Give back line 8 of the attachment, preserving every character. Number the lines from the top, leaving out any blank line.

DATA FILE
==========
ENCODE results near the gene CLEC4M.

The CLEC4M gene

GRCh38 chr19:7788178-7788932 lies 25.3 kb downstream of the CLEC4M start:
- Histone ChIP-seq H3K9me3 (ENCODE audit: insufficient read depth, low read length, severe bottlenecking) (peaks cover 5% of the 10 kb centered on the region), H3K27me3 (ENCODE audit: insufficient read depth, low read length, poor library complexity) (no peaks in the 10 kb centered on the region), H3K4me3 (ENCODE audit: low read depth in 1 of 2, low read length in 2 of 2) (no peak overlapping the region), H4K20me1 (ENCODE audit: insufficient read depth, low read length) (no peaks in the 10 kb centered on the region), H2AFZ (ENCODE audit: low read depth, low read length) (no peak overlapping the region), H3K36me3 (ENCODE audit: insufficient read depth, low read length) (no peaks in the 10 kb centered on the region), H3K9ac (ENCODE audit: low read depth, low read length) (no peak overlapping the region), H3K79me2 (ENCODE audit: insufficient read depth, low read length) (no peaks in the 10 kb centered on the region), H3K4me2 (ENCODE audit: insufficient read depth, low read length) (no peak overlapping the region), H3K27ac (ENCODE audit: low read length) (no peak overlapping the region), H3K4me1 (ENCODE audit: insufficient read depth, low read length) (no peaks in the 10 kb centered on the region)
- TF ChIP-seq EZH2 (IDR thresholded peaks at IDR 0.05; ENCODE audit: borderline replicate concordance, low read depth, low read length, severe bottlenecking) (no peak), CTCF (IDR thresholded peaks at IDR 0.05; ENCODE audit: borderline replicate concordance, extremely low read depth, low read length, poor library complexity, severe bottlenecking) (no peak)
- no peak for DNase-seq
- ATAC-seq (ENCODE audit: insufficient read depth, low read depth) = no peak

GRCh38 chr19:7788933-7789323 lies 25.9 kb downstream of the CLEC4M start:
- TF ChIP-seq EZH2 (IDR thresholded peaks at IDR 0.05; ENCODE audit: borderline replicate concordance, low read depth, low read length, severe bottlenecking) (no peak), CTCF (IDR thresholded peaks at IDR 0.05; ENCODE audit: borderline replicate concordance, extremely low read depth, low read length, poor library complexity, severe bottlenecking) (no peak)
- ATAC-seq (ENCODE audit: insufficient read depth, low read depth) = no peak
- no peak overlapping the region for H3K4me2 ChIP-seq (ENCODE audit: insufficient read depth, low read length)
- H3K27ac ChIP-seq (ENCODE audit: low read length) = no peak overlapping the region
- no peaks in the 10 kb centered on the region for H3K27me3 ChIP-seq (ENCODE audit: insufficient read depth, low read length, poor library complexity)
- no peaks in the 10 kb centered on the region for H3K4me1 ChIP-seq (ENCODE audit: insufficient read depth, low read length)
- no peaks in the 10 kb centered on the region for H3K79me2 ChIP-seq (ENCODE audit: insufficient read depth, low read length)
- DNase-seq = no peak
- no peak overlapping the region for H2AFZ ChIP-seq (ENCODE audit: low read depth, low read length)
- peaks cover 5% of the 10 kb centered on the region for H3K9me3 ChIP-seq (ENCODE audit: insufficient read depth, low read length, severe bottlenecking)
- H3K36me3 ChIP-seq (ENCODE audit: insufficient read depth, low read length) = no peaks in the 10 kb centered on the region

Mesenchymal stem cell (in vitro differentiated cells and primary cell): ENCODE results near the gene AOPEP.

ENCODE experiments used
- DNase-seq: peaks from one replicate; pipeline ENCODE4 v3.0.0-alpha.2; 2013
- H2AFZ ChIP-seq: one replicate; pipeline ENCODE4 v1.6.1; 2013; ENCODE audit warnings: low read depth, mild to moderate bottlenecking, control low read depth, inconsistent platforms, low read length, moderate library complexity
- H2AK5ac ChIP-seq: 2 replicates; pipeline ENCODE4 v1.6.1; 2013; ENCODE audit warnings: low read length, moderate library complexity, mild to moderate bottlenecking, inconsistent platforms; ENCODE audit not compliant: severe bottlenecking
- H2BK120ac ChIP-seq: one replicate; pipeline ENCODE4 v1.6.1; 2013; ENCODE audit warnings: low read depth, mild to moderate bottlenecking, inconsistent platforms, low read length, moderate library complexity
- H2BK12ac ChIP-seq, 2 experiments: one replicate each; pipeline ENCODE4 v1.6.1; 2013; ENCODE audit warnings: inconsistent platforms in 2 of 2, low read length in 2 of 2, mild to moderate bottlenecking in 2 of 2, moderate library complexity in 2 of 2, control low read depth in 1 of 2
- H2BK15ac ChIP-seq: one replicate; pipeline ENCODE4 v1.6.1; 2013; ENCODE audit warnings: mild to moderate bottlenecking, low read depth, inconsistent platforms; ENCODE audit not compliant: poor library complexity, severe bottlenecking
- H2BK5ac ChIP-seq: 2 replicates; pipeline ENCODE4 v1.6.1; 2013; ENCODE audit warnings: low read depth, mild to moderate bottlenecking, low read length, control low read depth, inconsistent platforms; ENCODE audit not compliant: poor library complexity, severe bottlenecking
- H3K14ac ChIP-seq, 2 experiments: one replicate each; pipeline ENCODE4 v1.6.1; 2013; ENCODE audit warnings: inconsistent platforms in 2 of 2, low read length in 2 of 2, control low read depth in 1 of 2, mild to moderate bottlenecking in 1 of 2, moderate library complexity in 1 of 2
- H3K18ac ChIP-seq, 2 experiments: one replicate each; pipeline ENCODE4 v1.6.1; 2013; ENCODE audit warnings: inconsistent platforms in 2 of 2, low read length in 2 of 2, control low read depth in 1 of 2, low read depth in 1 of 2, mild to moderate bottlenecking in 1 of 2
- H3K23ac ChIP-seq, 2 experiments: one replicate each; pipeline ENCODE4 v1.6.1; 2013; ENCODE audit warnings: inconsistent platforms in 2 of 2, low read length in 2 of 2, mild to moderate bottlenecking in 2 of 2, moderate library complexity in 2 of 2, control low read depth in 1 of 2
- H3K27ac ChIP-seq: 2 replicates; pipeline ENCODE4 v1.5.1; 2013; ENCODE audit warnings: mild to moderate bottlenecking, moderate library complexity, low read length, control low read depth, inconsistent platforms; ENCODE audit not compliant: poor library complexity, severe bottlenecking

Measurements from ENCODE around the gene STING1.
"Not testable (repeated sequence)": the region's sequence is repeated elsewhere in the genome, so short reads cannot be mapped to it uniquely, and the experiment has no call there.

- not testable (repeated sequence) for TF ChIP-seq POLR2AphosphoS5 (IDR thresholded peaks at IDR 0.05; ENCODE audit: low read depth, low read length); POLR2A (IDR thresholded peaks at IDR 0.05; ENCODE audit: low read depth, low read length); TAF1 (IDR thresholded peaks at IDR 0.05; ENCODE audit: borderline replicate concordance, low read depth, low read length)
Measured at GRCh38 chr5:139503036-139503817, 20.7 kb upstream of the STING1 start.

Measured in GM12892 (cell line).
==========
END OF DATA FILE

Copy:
GRCh38 chr19:7788933-7789323 lies 25.9 kb downstream of the CLEC4M start: